He urged them not to “let where you graduate from school, dictate your outcome.”
Situated along the infamous I-95 “Corridor of Shame,” Lee County ranks 6 highest among the 46 in South Carolina in terms of poverty. The Denmark native used his personal story to further illustrate that good things can come from obscure and poor places.
He graduated from South Carolina’s Orangeburg-Wilkinson High School at age 16 and college at age 20. Sellers told students how he made history in 2006 when, at the age of 22, he defeated a 26-year incumbent to become the youngest member of the South Carolina state legislature and the youngest African American elected official in the nation.
“The reason I tell you that story is because I became the youngest black elected official in the entire United States of America and I’m from Denmark, S.C.,” says Sellers. “So, do not think that anything that you all want to do is impossible.”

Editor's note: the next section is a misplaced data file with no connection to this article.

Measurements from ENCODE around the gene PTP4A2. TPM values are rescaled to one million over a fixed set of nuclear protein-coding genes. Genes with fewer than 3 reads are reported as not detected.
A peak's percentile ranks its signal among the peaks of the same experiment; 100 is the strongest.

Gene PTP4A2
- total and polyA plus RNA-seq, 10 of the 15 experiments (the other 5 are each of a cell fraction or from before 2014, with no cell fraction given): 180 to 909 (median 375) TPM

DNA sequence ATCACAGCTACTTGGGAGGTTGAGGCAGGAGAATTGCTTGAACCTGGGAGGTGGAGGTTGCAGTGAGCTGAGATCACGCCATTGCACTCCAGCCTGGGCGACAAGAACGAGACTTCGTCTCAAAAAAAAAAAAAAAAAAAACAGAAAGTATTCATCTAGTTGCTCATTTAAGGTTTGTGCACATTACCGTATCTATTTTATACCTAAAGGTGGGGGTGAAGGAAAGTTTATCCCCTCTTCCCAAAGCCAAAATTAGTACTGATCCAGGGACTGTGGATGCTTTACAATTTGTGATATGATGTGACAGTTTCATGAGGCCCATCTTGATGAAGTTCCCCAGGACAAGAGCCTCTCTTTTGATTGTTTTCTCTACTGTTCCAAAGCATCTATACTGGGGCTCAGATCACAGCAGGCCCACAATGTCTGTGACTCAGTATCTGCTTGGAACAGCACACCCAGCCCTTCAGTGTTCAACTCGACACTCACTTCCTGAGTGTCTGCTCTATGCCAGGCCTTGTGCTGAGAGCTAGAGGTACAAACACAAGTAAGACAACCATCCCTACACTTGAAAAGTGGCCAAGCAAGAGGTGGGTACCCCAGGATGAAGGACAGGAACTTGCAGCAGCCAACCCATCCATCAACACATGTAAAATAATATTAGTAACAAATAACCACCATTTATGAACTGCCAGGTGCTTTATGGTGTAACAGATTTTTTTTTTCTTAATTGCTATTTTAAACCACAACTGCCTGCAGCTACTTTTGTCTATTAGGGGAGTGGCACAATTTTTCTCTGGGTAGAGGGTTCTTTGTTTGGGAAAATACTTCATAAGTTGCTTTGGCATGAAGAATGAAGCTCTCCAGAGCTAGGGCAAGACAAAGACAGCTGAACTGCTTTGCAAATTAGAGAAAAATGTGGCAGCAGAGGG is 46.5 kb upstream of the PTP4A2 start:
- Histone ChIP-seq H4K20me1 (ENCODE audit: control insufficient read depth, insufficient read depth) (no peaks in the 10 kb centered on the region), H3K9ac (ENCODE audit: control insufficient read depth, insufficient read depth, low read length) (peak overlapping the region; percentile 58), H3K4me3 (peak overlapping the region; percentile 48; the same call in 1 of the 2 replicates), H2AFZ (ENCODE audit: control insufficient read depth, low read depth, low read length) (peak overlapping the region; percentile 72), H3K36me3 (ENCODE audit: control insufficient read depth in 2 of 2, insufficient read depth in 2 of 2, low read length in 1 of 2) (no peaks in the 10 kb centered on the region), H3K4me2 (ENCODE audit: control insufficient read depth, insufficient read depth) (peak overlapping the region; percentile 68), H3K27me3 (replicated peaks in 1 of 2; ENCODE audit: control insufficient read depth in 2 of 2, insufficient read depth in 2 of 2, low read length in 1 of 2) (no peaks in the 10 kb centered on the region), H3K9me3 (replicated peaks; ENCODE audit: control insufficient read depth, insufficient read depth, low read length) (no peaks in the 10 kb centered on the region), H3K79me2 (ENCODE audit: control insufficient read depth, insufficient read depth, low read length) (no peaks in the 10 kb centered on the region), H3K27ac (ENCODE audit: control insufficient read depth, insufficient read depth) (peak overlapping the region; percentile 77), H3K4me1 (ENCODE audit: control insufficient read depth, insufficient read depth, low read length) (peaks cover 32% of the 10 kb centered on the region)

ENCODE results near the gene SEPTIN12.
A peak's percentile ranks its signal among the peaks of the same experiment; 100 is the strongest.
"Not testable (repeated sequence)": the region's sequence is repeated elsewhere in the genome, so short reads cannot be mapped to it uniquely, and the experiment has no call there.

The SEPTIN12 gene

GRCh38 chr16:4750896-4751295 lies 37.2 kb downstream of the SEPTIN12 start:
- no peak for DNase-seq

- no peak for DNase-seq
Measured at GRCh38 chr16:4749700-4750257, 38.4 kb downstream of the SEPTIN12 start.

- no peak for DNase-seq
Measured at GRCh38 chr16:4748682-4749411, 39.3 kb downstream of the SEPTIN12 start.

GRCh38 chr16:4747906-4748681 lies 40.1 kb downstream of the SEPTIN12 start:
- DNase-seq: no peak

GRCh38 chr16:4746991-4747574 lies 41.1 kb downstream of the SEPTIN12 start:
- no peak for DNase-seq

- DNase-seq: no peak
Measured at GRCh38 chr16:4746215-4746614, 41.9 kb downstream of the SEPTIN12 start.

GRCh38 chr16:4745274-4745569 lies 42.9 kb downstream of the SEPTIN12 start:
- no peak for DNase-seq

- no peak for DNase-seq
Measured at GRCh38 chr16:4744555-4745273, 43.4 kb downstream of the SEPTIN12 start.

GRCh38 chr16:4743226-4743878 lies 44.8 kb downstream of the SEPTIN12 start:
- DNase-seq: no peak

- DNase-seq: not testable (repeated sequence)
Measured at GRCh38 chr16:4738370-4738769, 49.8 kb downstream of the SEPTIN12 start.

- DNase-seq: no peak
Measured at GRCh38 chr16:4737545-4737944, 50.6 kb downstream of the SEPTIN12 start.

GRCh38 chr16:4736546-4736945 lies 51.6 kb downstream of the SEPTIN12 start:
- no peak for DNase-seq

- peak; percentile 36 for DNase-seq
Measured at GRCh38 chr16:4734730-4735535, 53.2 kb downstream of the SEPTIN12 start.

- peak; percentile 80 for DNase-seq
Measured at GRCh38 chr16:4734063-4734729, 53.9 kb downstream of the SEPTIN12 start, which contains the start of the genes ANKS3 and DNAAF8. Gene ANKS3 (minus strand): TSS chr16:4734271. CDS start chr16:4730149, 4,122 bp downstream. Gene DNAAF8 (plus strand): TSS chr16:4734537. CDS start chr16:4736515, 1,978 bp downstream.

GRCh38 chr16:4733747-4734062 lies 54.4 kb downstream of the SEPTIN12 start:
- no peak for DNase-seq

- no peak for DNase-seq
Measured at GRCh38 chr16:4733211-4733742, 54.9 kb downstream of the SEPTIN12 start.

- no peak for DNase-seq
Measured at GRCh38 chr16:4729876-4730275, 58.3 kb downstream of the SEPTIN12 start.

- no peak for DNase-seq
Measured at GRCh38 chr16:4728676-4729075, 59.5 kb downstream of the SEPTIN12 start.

His father, civil rights icon Dr. Cleveland Sellers, was a semblance of hope in his message to students. Though his father suffered grave injustices, Sellers says he overcame them and became the reason for his passion to make a difference.
“The blood of my family literally runs through the soil of this great state,” says Sellers.
Much of what he shared was featured in his documentary “While I Breathe, I Hope,” which was shown to middle and high school students a week prior.
The documentary chronicles the life of the captivating, expressive Sellers and the challenges he encountered as a young democrat in the U.S. South. A practicing attorney as well, the story includes his life as an activist.
This star within the Democratic Party is a leading voice for his generation, following in the footsteps of his father. Just as he has obtained some modicum of success, Sellers told students that they had no choice but to be excellent as well.
“There are a lot of people outside this building who don’t expect much from us and our job is to prove all of those people wrong,” says Sellers.
He practices law with the Strom Law Firm, LLC in Columbia and is a CNN contributor. He is married to Ellen Rucker and they have three children.